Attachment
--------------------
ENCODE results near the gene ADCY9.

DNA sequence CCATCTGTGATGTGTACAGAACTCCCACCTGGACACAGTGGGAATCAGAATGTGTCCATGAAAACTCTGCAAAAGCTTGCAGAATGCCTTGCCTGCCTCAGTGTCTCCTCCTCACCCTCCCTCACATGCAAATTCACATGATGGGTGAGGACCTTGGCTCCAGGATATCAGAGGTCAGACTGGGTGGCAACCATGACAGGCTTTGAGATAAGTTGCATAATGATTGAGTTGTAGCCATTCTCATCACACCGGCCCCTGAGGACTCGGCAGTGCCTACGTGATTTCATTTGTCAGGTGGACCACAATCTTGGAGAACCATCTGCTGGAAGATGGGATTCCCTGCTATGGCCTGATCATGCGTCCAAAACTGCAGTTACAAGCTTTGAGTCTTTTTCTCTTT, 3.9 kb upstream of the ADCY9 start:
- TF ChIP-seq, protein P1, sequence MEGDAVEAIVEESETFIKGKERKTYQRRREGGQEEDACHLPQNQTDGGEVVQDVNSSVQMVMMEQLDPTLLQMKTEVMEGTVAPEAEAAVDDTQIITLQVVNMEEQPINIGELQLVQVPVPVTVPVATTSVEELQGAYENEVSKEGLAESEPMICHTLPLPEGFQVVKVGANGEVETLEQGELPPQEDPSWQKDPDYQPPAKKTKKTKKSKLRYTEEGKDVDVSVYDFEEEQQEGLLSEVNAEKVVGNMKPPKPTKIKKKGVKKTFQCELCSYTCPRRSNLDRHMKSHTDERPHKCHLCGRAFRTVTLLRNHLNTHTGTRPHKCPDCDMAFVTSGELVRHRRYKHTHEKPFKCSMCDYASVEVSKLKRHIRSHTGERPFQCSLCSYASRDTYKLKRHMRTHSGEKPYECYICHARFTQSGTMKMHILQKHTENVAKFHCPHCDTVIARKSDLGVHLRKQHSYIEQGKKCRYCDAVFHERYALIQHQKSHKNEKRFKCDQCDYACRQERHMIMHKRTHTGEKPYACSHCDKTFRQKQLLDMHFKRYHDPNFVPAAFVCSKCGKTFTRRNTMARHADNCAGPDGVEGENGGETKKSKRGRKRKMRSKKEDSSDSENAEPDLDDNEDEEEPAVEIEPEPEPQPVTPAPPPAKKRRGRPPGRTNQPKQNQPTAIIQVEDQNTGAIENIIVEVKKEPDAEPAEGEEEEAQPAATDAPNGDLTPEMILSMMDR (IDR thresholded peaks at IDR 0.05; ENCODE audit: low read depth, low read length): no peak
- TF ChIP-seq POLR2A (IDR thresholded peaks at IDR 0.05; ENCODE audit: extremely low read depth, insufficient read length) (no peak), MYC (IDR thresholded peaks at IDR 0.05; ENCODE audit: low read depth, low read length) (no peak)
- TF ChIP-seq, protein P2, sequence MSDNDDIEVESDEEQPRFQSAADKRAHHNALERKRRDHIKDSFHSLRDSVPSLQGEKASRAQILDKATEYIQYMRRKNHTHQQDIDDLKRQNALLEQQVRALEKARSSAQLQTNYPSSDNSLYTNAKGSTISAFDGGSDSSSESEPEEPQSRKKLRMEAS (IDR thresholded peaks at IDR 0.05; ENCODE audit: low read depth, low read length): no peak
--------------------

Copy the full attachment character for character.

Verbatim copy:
ENCODE results near the gene ADCY9.

DNA sequence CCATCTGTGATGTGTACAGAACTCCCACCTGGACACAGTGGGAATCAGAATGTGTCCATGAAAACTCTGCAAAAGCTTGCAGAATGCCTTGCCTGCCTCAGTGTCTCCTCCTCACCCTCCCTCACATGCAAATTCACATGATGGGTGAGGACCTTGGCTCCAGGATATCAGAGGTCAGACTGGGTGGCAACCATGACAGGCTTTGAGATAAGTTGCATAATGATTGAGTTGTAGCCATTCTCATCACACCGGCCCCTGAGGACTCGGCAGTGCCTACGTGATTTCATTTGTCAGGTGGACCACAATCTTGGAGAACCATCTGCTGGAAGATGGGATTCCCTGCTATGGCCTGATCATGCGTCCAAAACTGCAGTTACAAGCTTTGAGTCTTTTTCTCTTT, 3.9 kb upstream of the ADCY9 start:
- TF ChIP-seq, protein P1, sequence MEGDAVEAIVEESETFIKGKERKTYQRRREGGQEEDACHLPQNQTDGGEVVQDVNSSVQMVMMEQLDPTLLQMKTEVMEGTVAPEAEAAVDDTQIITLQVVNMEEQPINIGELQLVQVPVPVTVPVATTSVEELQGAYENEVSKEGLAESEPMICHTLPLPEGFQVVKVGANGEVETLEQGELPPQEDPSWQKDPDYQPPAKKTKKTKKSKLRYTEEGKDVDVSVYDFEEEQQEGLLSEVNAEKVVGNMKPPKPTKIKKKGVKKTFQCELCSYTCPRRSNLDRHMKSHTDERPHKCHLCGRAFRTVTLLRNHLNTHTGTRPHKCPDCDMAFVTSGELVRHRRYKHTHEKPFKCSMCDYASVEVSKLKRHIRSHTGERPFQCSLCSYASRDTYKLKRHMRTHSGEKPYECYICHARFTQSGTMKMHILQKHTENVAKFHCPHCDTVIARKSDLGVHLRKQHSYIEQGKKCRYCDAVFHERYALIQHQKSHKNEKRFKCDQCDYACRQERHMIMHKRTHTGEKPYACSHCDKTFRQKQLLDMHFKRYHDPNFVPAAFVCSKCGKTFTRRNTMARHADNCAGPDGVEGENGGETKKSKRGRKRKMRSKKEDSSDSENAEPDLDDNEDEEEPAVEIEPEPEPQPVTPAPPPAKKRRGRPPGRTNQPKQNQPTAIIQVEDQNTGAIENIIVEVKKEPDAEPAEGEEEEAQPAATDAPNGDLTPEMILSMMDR (IDR thresholded peaks at IDR 0.05; ENCODE audit: low read depth, low read length): no peak
- TF ChIP-seq POLR2A (IDR thresholded peaks at IDR 0.05; ENCODE audit: extremely low read depth, insufficient read length) (no peak), MYC (IDR thresholded peaks at IDR 0.05; ENCODE audit: low read depth, low read length) (no peak)
- TF ChIP-seq, protein P2, sequence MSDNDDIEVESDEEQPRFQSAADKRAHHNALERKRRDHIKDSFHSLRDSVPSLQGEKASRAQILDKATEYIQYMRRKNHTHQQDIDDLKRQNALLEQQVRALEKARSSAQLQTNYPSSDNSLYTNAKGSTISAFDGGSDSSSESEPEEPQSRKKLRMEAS (IDR thresholded peaks at IDR 0.05; ENCODE audit: low read depth, low read length): no peak